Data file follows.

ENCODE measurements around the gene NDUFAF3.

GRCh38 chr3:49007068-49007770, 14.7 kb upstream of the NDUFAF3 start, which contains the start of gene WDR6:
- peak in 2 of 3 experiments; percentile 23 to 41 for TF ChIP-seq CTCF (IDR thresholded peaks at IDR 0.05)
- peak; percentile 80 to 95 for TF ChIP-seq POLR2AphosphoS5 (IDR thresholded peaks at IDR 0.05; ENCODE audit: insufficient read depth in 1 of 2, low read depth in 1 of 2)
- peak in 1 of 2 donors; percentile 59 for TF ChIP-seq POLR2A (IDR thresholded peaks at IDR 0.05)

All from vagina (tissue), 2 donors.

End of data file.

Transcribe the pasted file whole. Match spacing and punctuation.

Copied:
ENCODE measurements around the gene NDUFAF3.

GRCh38 chr3:49007068-49007770, 14.7 kb upstream of the NDUFAF3 start, which contains the start of gene WDR6:
- peak in 2 of 3 experiments; percentile 23 to 41 for TF ChIP-seq CTCF (IDR thresholded peaks at IDR 0.05)
- peak; percentile 80 to 95 for TF ChIP-seq POLR2AphosphoS5 (IDR thresholded peaks at IDR 0.05; ENCODE audit: insufficient read depth in 1 of 2, low read depth in 1 of 2)
- peak in 1 of 2 donors; percentile 59 for TF ChIP-seq POLR2A (IDR thresholded peaks at IDR 0.05)

All from vagina (tissue), 2 donors.